In some ways, the typical church with its paid staff could actually make it more difficult for ministers to lead and delegate because many church members have the mindset that they don’t need to serve because that’s what they’re paying the staff for. So perhaps the fact that you’re working in the market place just like everyone else in your church may lend itself to a more equitable (and biblical?) distribution of the ministry workload.
Blessings on your ministry & trying to get a handle on busyness.
oh, great reading! it is really quite correcting and encouraging. thanks a lot for the post.
You really is a one busy man, Paul. But I do agree with you that we have to be open about working with a team and trust other people that they can do what can do alone and we don’t have to pressure much ourselves of doing everything all alone and all at once.
I was under a leader that lived by the creed o, “being under Satan’s yoke” busy; not realizing the whole time he was speaking to his congregation about himself. I think that this is an on time message for those in charge of the flock. I really enjoyed reading and appreciate your keen awareness of this.
Thanks Robert. My observation is that ministers/pastors/priests are some of the busiest people I know. More could be accomplished by empowering others.
Timely post as I enter the Days of Awe (in between Rosh Hashonah and Yom Kippur).
Another issue for many of us in ministry is the “my life and work are vocation” thing. While this is true for many — or at least it’s true for me! — it can become a trap-like excuse for working all the time because, after all, it’s my vocation! Never mind that commandment about keeping the Sabbath holy!!
The battle against unwarranted busy-ness continues. Some days I’m winning, others not. Awareness is the first step and at least I’m there.
Only one quibble with your fine post, Paul. I think characterizing busyness as “an indicator of poor leadership” is painting with an overly broad and somewhat harsh brush.
Hi Meredith, thanks for your comment. You may be right that I’m painting with an overly broad brush. I’m open to the possibility that some busyness may not be due to poor leadership. Can you give some examples?
The “busyness” = “poor leadership” link assumes that busyness in one domain/ministry applies to all domains/ministry.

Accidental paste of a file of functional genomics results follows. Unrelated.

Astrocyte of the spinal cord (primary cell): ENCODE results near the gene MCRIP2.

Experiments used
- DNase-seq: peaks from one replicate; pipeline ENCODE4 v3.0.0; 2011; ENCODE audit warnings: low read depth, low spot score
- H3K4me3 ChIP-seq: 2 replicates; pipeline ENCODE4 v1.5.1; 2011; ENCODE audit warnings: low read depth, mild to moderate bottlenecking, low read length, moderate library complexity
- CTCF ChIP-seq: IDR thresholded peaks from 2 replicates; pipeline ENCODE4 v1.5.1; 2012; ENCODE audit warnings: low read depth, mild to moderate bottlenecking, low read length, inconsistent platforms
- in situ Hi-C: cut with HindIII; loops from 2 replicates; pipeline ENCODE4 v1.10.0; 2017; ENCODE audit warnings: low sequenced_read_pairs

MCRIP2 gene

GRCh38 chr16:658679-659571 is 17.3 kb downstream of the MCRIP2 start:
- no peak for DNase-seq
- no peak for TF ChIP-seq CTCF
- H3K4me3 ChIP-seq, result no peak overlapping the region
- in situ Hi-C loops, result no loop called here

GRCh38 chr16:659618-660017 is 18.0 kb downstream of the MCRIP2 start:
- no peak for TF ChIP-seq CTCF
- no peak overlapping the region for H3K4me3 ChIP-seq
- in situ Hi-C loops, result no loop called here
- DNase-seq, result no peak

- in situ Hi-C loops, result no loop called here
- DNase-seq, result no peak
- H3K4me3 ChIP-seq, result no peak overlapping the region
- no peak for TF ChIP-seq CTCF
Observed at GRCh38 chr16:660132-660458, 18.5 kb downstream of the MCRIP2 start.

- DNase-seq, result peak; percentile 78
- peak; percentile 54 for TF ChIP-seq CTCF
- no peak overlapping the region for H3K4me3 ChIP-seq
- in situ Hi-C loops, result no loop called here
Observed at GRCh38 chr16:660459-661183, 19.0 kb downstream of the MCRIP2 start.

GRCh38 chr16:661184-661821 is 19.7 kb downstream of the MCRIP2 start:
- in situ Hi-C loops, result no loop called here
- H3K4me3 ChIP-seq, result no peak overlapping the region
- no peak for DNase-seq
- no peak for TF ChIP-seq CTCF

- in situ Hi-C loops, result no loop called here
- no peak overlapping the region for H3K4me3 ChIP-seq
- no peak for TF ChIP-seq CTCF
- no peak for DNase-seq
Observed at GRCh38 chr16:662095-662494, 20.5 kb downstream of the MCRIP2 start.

Example Someone may be very busy (read: involved) with a ministry because it’s new or emerging and needs a lot of structure and monitoring to start. Thus, that minister might look very busy to you and lacking leadership skills.
Meanwhile, the same minister might be providing what you define as great leadership (e.g., delegating, involving others) in another ministerial domain.
My point: we/you might only be seeing one frame at a time rather than the whole picture.
BTW, I agree that much over-involvement (i.e., micromanagement) can be traced to fear and self-esteem issues. To your terrific kicker questions I add: What is driving your felt need to be so busy?
Make sense? ^5
>>Someone may be very busy with a ministry because it’s new or emerging and needs a lot of structure and monitoring to start. Thus, that minister might look very busy to you and lacking leadership skills.
Just to be clear, I’m not concerned about whether someone looks busy to another person. I hope people will not take this post and use it to judge others but purely for self-assessment and self-improvement.
You make a good point, though, that when starting something new, it takes time and work to recruit, delegate, train, etc and that can make us very busy until some of the load can be shared with others. In fact, it takes a lot more work initially to delegate & empower others, which is why a lot of people just do things themselves.
Another similar situation is if a member of the team suddenly leaves or is unable to do their part.
So, I’m ok with letting ourselves off the hook for busyness as long as part of the reason we’re so busy is because we’re working hard to get unbusy. 🙂
Oh and great question – What is driving your felt need to be so busy?